Why isn’t Nassib getting more Heisman hype?
It’s easy to see that Nassib is one of the most qualified candidates to win the Bednarik Award, and he should be named a finalist when they’re announced on November 24. If his stats continue to climb, and he continues to lead in so many categories, it isn’t out of the realm of possibility that he’s named in the top-10 of Heisman voters across the country.
Nassib has been recognized as a candidate by the Heisman Trust according to head coach James Franklin, and confirmed by the Penn State athletic department. He received a letter from the Trust last week, acknowledging his spectacular play and the fact that he could be a candidate for the award. Franklin talked about telling Nassib about the letter last week at his weekly radio show.
“I got a letter today,” Franklin said. “It says James Franklin, so I open it up and it says Heisman. I’m reading it, and I thought maybe they wanted me to get involved in voting, I don’t even know how it all goes. But I’m reading the letter, and I look at the top, and it’s [addressed] to Carl Nassib. So I go to see Carl today and I say, ‘Did you get the letter?’ He says, ‘Yeah, yeah, I got the letter.’ I say, ‘You got it?’ He thought I was talking about something else, so I told him to come up to my office, and I show it to him. I said, ‘Even if it goes no further than this, that’s a cool letter to get! You need to frame it.’ It’s an amazing story. To think, a guy just got a letter for the Heisman, and the guy didn’t even start in high school.”
The problem is, Nassib has a long way to go before he garners enough recognition to realistically be a finalist. College football analysts making Heisman predictions on ESPN, Bleacher Report, Sports Illustrated, and Newsday don’t have a single defensive player in their top-5 or -10. Only CBS Sports’ Jerry Hinnen gave a defensive player a Heisman vote. Hinnen ranked Nassib fifth in his ballot through ten weeks.
“What stands out [about Nassib] is that he’s got 15.5 sacks in a season where no one else has more than 10.5,” Hinnen told Onward State. “If [LSU running back] Leonard Fournette was leading the rushing race by the same percentage margin over [Florida State’s] Dalvin Cook (i.e., a 46.7 percent advantage on the No. 2 guy), he’d already have more than 1,800 yards, and would have been canonized by now. You also have to be amazed by Nassib’s consistency. Plenty of star pass-rushers have inflated their totals with huge games against lousy competition, then have been merely okay versus better teams. For Nassib to record a sack in every game this season is remarkable.”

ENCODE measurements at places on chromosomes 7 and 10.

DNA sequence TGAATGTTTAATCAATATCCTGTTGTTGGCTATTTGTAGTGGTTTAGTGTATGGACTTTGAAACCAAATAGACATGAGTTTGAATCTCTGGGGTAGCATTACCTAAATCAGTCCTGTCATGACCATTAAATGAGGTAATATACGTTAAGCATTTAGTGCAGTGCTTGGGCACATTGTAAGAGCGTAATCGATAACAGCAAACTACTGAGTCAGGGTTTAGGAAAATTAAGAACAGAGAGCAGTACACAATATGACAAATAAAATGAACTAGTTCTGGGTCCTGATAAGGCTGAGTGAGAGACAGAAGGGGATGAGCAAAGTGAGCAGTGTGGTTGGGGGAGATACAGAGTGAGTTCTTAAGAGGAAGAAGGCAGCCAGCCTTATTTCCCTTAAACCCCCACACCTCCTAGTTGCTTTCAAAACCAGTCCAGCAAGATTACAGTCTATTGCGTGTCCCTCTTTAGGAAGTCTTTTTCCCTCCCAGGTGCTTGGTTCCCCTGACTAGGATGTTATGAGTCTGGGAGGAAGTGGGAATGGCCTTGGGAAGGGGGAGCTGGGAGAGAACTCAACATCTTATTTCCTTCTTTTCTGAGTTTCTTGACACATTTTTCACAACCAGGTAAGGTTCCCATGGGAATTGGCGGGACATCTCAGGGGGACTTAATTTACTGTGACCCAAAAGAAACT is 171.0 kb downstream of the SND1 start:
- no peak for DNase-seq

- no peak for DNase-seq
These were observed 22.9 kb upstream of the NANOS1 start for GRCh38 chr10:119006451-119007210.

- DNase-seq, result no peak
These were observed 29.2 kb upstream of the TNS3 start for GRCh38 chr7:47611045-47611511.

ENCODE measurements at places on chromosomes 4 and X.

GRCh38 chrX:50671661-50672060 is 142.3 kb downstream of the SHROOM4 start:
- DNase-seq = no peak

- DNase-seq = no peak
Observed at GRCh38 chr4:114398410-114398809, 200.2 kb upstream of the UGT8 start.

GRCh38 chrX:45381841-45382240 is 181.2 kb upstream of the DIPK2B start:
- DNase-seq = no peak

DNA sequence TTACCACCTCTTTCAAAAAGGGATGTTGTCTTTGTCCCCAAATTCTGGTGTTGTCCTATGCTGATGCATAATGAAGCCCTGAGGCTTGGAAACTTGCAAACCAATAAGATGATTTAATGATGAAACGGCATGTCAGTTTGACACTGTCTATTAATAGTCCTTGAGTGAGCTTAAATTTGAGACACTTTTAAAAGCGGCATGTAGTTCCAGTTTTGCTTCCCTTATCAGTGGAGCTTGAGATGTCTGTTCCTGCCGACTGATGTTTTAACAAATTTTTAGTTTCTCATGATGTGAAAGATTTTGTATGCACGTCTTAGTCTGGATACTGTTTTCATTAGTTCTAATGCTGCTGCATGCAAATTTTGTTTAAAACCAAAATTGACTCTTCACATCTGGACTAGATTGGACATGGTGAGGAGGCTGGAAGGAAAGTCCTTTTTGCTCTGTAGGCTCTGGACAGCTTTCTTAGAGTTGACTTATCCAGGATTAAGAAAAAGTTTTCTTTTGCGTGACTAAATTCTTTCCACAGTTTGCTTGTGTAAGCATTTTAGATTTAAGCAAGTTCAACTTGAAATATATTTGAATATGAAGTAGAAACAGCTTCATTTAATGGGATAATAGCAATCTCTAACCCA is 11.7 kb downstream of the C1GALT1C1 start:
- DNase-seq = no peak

Hinnen says he gave Nassib a vote in his predictor poll because he disagrees with the idea that only offensive players should be considered for the award.
“The Heisman-perpetuated idea that not just the best player, but the best 10 players in college football, all happen to be offensive skill players is a bit ridiculous, frankly,” Hinnen said. “If I feel comfortable a case can be made for a defender on my silly little weekly fake Heisman vote, I’m going to make it. And Nassib has one.”
Nassib matches up well with previous defensive linemen considered for the award. Five linemen have finished in the top-10 of Heisman voting in the last ten years, and Nassib’s stats through ten games are comparable to the final stats of Jadeveon Clowney (2012), Ndamukong Suh (2009), Glenn Dorsey (2007), Chris Long (2007), and Elvis Dumervil (2005). The highest a defensive lineman has finished in the Heisman vote, however, is just fourth.
Hinnen thinks Nassib’s biggest hurdle may be Penn State’s schedule, and the season-opening loss to Temple. He says Penn State “exited the national consciousness” after the 27-10 loss, and didn’t really re-enter it until the Ohio State game, which the Nittany Lions also lost. But the perfect recipe for a defensive player to win it all has only happened once — for Woodson.
“Heisman chatter for a defender needs an extraordinary set of circumstances,” Hinnen said. “Either an offseason of hype built around big numbers and a few choice highlights (Clowney), a truly monstrous season for a championship contender so dominant even college football-at-large can’t ignore it (Suh), or — if you’re going to actually win it — both of the above combined with impact on offense or special teams (Woodson). It’s human nature — we like watching the guys with the ball in their hands. That’s where the excitement usually is. Nassib has been terrific, but especially with the Nittany Lions’ low profile this season, it doesn’t surprise me there hasn’t been more awards chatter surrounding him.”
So, while he may be one of the most dominant defensive players in the country, Nassib is unlikely to win college football’s top individual prize. There’s no reason to believe, however, he won’t be a finalist and legitimate contender to join LaVar Arrington (1999), Paul Posluszny (2005, 2006), and Dan Connor (2007) and become the fourth Nittany Lion to win the Bednarik Award.
Hinnen agrees that Nassib is the favorite to win the Bednarik. He says that, while there are other worthy candidates including Ragland, Lewis, Garrett, Cash, and Lawson, Nassib’s domination and consistency is too much to ignore.
“If I was picking today, it would have to be Nassib,” Hinnen said. “No defender in college football has better numbers, and that the Nittany Lions are still top-15 in both total defense and yards-per-play allowed despite their injuries speaks to his impact.”
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Brian Lewerke’s 25-yard touchdown pass with 19 seconds left sunk the Nittany Lions on Homecoming.